NICOSIA- With Turkish President Recep Tayyip Erdogan reacting furiously, the European Council – made up of the leaders of the bloc’s 28 countries – put out a press release denouncing drilling in Cypriot sovereign waters after two foreign companies licensed to hunt there said they would pull out, fearing Turkey.
The EU council condemned “illegal drilling activities in the Eastern Mediterranean,” and approved looking at more sanctions, including a travel ban and asset freeze on Turkish officials involved in approving the drilling although it was ordered by Erdogan who has defied Cyprus, other EU soft sanctions and the United States.
Those who could be affected in Turkey by sanctions would include, the statement said, persons or entities providing financial, technical or material support for the ..drilling activities; persons or entities associated with them,” but said they wouldn’t be named for now.
Cyprus’ legitimate government, a member of the EU that Turkey has been trying to join for 14 years but getting nowhere – and refusing to recognize Cyprus while barring its ships and planes – had issued international arrest warrants against the crews of the drill ships but didn’t use them.
The EU Council decision came after a separate decision to stop new arms sales by EU governments to Turkey over its invasion of northern Syria
“I am satisfied with the decision of the EU, which is actively supporting the sovereign rights of the Republic of Cyprus and legality in Cyprus’ sea,” President Nicos Anastasiades said after the decision although he had pleaded as well to the United Nations, which ignored him.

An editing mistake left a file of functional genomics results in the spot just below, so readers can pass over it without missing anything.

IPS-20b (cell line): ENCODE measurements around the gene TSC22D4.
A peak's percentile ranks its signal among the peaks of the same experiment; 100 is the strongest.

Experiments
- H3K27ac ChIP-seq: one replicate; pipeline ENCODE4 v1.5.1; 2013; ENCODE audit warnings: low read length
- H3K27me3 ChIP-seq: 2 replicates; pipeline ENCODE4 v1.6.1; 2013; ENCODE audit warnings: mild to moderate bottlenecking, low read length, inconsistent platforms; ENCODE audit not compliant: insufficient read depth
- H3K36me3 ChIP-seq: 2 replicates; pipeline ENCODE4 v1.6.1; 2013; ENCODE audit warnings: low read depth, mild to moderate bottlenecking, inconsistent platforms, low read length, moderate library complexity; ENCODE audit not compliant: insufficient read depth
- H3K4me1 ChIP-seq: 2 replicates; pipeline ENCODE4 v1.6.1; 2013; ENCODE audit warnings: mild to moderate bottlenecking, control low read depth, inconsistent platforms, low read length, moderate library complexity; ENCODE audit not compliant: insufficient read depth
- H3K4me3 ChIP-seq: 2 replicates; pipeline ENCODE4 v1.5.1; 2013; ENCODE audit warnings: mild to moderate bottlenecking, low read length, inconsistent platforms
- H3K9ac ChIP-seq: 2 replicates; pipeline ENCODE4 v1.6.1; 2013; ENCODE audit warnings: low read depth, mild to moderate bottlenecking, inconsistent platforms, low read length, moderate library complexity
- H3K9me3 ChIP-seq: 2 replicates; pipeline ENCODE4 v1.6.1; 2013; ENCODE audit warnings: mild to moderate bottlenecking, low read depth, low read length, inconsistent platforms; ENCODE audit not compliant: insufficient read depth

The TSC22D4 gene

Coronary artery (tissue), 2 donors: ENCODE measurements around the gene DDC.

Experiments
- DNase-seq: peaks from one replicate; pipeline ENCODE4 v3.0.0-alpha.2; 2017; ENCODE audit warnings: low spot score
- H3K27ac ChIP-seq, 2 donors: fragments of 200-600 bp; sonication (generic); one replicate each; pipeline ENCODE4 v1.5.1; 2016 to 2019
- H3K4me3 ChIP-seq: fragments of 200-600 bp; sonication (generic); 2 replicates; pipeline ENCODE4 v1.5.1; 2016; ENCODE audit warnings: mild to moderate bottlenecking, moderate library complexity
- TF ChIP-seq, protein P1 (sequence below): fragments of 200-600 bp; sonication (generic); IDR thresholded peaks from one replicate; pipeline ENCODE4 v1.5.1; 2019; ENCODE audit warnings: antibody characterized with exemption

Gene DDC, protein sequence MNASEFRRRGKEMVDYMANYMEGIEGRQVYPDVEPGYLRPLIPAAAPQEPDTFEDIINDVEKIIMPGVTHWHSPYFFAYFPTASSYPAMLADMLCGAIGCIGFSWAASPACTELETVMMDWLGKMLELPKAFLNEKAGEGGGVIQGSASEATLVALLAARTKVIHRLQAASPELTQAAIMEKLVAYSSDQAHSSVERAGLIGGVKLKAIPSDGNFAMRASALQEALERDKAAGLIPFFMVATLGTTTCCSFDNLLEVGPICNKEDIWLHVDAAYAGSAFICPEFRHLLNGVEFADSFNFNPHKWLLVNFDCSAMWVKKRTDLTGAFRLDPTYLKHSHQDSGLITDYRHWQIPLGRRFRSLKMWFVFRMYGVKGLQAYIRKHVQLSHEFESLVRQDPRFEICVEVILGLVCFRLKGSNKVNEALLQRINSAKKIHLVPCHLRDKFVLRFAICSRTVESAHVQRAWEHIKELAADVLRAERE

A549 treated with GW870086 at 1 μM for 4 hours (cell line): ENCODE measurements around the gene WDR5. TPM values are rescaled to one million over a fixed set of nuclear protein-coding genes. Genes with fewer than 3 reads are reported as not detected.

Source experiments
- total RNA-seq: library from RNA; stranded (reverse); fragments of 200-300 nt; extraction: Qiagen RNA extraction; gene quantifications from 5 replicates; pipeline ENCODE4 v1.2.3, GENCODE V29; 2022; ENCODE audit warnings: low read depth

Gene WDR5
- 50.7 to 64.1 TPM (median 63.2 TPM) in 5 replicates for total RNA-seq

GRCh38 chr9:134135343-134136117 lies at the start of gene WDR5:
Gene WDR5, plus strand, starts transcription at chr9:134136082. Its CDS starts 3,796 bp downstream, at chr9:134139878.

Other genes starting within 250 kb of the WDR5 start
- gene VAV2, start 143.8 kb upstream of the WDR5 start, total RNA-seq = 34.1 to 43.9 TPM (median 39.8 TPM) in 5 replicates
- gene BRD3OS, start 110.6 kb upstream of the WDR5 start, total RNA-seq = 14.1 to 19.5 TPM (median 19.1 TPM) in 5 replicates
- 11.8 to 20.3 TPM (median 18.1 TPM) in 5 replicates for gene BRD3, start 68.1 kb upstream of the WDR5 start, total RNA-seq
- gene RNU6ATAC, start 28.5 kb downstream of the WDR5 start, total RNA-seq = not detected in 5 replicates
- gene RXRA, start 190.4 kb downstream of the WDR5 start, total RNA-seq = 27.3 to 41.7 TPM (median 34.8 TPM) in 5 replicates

The EU chiefs said that their act “will make it possible to sanction individuals or entities responsible for or involved in unauthorized drilling activities of hydrocarbons in the Eastern Mediterranean,” but want to give Erdogan one more chance to back off.
If sanctions are imposed, the asset freezes and travel bans are likely to target the Turkish military and captains of the drilling ships, they said, the Cyprus Mail reported.
Erdogan, who already said he would unleash on Greek islands millions of refugees and migrants who went to his country trying to get to the EU if he’s pushed too far, got even angrier over the EU Council’s decision and said he would sent Islamic State terrorists to Europe too.
Speaking to reporters before a visit to the United States, Erdogan also said Turkey would continue repatriating foreign Islamic State (ISIS) militants to their home countries, even if those countries decline to take them back right now.
Erdogan warned EU countries: “You should revise your stance toward Turkey, which holds so many IS members in prison and controls them in Syria.”
Anastasiades offered to share 30 percent of any potentially lucrative revenues with Turkish-Cypriots who’ve occupied the northern third since an unlawful 1974 invasion but that was rejected by Erdogan and Turkish-Cypriot leader Mustafa Akinci who want their side to take a role in the licensing of foreign companies to hunt for oil and gas.
(Material from the Associated Press was used in this report)